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88 rear caliper twist in? by Ray_and_kevin
Started on: 02-10-2015 05:59 PM
Replies: 4 (377 views)
Last post by: theogre on 02-12-2015 10:49 AM
Ray_and_kevin
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Report this Post02-10-2015 05:59 PM Click Here to See the Profile for Ray_and_kevinSend a Private Message to Ray_and_kevinEdit/Delete MessageReply w/QuoteDirect Link to This Post
Two things:

1) isn't the piston supposed to just twist in until it bottoms? I can twist the rear passenger all day and it does not twist in. I could have sworn that was how it was supposed to work. Of course others like the Mustang needed pressure as well as twisting to get it back in.
2) Both 88's have the outer pad on both wheels worn twice as much as the inside pad. Looking at the rubber boots, it looks like they try to pull the caliper to the inside which would make the outside pad drag more. Is that the experience of the group?
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Bloozberry
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Report this Post02-10-2015 06:59 PM Click Here to See the Profile for BloozberrySend a Private Message to BloozberryEdit/Delete MessageReply w/QuoteDirect Link to This Post
You have to remove the e-brake lever from the caliper to push the pistons back in. They don't simply spin in.

As for the way the caliper works, what you're seeing is normal, except for the uneven pad wear. As you press the pedal, the cylinder in the caliper is pushed outward until the inner pad makes contact with the rotor. As soon as the inner pad contacts the rotor, the caliper starts to slide inwards on the slider pins and forces the outer pad to contact the rotor as well. If you're getting faster wear on the outer pads, it's because the caliper is sticking on the slider pins when you release the pedal. You need to regrease the pins or check for corrosion on them... to do that, there's only one way... remove the caliper from the knuckle (leave the hydraulic line connected) and remove the sliders to check them.
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Report this Post02-12-2015 09:59 AM Click Here to See the Profile for GodSendClick Here to Email GodSendSend a Private Message to GodSendEdit/Delete MessageReply w/QuoteDirect Link to This Post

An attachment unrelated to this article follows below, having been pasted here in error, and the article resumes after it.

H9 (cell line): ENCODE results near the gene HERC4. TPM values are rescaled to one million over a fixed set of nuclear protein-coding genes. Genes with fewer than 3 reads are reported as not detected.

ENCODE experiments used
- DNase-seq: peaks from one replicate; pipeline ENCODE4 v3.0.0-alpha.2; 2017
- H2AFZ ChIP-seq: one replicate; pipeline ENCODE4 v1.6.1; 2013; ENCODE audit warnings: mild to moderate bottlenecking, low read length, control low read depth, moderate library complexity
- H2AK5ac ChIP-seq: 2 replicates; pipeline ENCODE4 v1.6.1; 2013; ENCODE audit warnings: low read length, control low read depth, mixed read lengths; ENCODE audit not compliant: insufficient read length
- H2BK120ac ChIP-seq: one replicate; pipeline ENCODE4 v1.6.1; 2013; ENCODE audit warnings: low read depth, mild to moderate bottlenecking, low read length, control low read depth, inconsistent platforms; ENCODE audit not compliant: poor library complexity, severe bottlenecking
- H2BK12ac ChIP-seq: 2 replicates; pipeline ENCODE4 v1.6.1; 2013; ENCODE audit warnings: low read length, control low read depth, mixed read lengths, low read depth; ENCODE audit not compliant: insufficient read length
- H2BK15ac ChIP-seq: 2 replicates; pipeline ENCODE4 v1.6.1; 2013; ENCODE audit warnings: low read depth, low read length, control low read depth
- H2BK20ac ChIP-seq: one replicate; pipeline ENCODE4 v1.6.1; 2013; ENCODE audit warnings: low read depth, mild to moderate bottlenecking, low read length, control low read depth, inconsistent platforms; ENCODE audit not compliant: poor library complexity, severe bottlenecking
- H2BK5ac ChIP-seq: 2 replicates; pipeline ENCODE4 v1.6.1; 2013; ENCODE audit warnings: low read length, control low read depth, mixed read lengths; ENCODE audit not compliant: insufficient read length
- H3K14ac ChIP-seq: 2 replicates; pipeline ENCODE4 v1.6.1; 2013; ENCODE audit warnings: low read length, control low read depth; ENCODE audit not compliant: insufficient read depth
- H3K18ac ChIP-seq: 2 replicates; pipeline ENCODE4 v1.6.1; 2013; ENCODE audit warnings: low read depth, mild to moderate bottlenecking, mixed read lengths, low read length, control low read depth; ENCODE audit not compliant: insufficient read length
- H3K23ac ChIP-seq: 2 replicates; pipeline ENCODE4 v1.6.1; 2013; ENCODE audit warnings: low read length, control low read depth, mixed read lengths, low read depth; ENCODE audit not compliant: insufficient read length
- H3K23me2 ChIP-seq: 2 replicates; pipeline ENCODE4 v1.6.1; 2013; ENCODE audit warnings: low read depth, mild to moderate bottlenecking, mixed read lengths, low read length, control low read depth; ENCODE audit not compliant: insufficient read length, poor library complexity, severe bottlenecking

quote
Originally posted by Bloozberry:

You have to remove the e-brake lever from the caliper to push the pistons back in. They don't simply spin in.

As for the way the caliper works, what you're seeing is normal, except for the uneven pad wear. As you press the pedal, the cylinder in the caliper is pushed outward until the inner pad makes contact with the rotor. As soon as the inner pad contacts the rotor, the caliper starts to slide inwards on the slider pins and forces the outer pad to contact the rotor as well. If you're getting faster wear on the outer pads, it's because the caliper is sticking on the slider pins when you release the pedal. You need to regrease the pins or check for corrosion on them... to do that, there's only one way... remove the caliper from the knuckle (leave the hydraulic line connected) and remove the sliders to check them.


And get ready for the horror that is trying to reinstall the slider boots....
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fierofool
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Report this Post02-12-2015 10:10 AM Click Here to See the Profile for fierofoolClick Here to visit fierofool's HomePageClick Here to Email fierofoolSend a Private Message to fierofoolEdit/Delete MessageReply w/QuoteDirect Link to This Post
Rotating the piston without removing the lever will probably damage the adjuster screw.

Once you've got the calipers ready to go back on, here's how you do the initial adjustment so you have a good pedal.

http://gafiero.akroncdnr.co...oBrakeAdjustment.pdf
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theogre
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Report this Post02-12-2015 10:49 AM Click Here to See the Profile for theogreClick Here to visit theogre's HomePageSend a Private Message to theogreEdit/Delete MessageReply w/QuoteDirect Link to This Post
 
quote
Originally posted by fierofool:
Rotating the piston without removing the lever will probably damage the adjuster screw.
Once you've got the calipers ready to go back on, here's how you do the initial adjustment so you have a good pedal.
http://gafiero.akroncdnr.co...oBrakeAdjustment.pdf

No and maybe.

Rotate the piston w/ GM tool is hard. You need to apply pressure and turning in the piston. Lever is on. Using generic tools need to remove iron part of caliper and not a good idea.

Pushing in only then need to remove lever and nut so screw can move. Carefully pry/squeeze the piston back. Should move fairly easy if screw isn't binding.

That and other Adjustments method are mostly useless. If you need to manually adjust then very likely the piston is bad and you will have problem w/ rear brakes.

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